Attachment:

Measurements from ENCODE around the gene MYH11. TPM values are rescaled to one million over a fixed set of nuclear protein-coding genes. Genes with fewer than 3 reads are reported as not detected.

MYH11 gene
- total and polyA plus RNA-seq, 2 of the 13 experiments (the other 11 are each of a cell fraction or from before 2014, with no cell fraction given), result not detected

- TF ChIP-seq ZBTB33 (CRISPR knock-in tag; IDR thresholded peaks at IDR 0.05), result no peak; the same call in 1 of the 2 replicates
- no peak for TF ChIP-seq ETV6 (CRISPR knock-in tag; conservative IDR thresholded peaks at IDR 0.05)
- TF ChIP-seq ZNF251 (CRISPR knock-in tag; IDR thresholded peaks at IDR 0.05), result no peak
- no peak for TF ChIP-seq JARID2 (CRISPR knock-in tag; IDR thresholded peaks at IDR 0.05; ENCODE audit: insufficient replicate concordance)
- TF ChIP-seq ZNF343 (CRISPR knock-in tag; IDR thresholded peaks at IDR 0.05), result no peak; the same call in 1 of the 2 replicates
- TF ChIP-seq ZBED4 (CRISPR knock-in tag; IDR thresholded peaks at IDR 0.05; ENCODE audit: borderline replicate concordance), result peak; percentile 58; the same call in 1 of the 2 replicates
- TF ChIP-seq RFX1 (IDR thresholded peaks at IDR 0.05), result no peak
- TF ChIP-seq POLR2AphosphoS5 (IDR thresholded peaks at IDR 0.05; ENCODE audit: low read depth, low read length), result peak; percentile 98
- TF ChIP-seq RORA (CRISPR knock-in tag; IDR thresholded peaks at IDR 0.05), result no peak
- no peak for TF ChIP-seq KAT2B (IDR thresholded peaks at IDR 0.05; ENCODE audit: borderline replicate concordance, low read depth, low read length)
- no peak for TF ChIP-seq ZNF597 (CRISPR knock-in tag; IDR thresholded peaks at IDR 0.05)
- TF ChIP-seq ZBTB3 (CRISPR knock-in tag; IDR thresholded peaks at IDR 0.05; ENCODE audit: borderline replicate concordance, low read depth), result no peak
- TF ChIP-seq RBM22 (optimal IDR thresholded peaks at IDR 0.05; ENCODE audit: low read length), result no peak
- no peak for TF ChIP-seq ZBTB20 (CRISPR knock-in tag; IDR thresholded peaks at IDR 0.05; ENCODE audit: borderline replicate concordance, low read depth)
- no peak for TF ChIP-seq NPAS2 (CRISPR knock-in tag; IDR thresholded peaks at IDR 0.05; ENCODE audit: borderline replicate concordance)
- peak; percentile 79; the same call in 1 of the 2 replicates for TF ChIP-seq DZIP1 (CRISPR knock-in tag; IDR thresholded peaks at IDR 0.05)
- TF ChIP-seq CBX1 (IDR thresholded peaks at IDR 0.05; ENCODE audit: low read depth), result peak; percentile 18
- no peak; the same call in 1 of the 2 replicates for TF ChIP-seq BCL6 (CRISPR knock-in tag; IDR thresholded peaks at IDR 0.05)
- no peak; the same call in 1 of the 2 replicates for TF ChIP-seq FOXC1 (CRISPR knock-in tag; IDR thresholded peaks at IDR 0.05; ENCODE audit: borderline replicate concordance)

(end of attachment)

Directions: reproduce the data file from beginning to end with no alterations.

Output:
Measurements from ENCODE around the gene MYH11. TPM values are rescaled to one million over a fixed set of nuclear protein-coding genes. Genes with fewer than 3 reads are reported as not detected.

MYH11 gene
- total and polyA plus RNA-seq, 2 of the 13 experiments (the other 11 are each of a cell fraction or from before 2014, with no cell fraction given), result not detected

- TF ChIP-seq ZBTB33 (CRISPR knock-in tag; IDR thresholded peaks at IDR 0.05), result no peak; the same call in 1 of the 2 replicates
- no peak for TF ChIP-seq ETV6 (CRISPR knock-in tag; conservative IDR thresholded peaks at IDR 0.05)
- TF ChIP-seq ZNF251 (CRISPR knock-in tag; IDR thresholded peaks at IDR 0.05), result no peak
- no peak for TF ChIP-seq JARID2 (CRISPR knock-in tag; IDR thresholded peaks at IDR 0.05; ENCODE audit: insufficient replicate concordance)
- TF ChIP-seq ZNF343 (CRISPR knock-in tag; IDR thresholded peaks at IDR 0.05), result no peak; the same call in 1 of the 2 replicates
- TF ChIP-seq ZBED4 (CRISPR knock-in tag; IDR thresholded peaks at IDR 0.05; ENCODE audit: borderline replicate concordance), result peak; percentile 58; the same call in 1 of the 2 replicates
- TF ChIP-seq RFX1 (IDR thresholded peaks at IDR 0.05), result no peak
- TF ChIP-seq POLR2AphosphoS5 (IDR thresholded peaks at IDR 0.05; ENCODE audit: low read depth, low read length), result peak; percentile 98
- TF ChIP-seq RORA (CRISPR knock-in tag; IDR thresholded peaks at IDR 0.05), result no peak
- no peak for TF ChIP-seq KAT2B (IDR thresholded peaks at IDR 0.05; ENCODE audit: borderline replicate concordance, low read depth, low read length)
- no peak for TF ChIP-seq ZNF597 (CRISPR knock-in tag; IDR thresholded peaks at IDR 0.05)
- TF ChIP-seq ZBTB3 (CRISPR knock-in tag; IDR thresholded peaks at IDR 0.05; ENCODE audit: borderline replicate concordance, low read depth), result no peak
- TF ChIP-seq RBM22 (optimal IDR thresholded peaks at IDR 0.05; ENCODE audit: low read length), result no peak
- no peak for TF ChIP-seq ZBTB20 (CRISPR knock-in tag; IDR thresholded peaks at IDR 0.05; ENCODE audit: borderline replicate concordance, low read depth)
- no peak for TF ChIP-seq NPAS2 (CRISPR knock-in tag; IDR thresholded peaks at IDR 0.05; ENCODE audit: borderline replicate concordance)
- peak; percentile 79; the same call in 1 of the 2 replicates for TF ChIP-seq DZIP1 (CRISPR knock-in tag; IDR thresholded peaks at IDR 0.05)
- TF ChIP-seq CBX1 (IDR thresholded peaks at IDR 0.05; ENCODE audit: low read depth), result peak; percentile 18
- no peak; the same call in 1 of the 2 replicates for TF ChIP-seq BCL6 (CRISPR knock-in tag; IDR thresholded peaks at IDR 0.05)
- no peak; the same call in 1 of the 2 replicates for TF ChIP-seq FOXC1 (CRISPR knock-in tag; IDR thresholded peaks at IDR 0.05; ENCODE audit: borderline replicate concordance)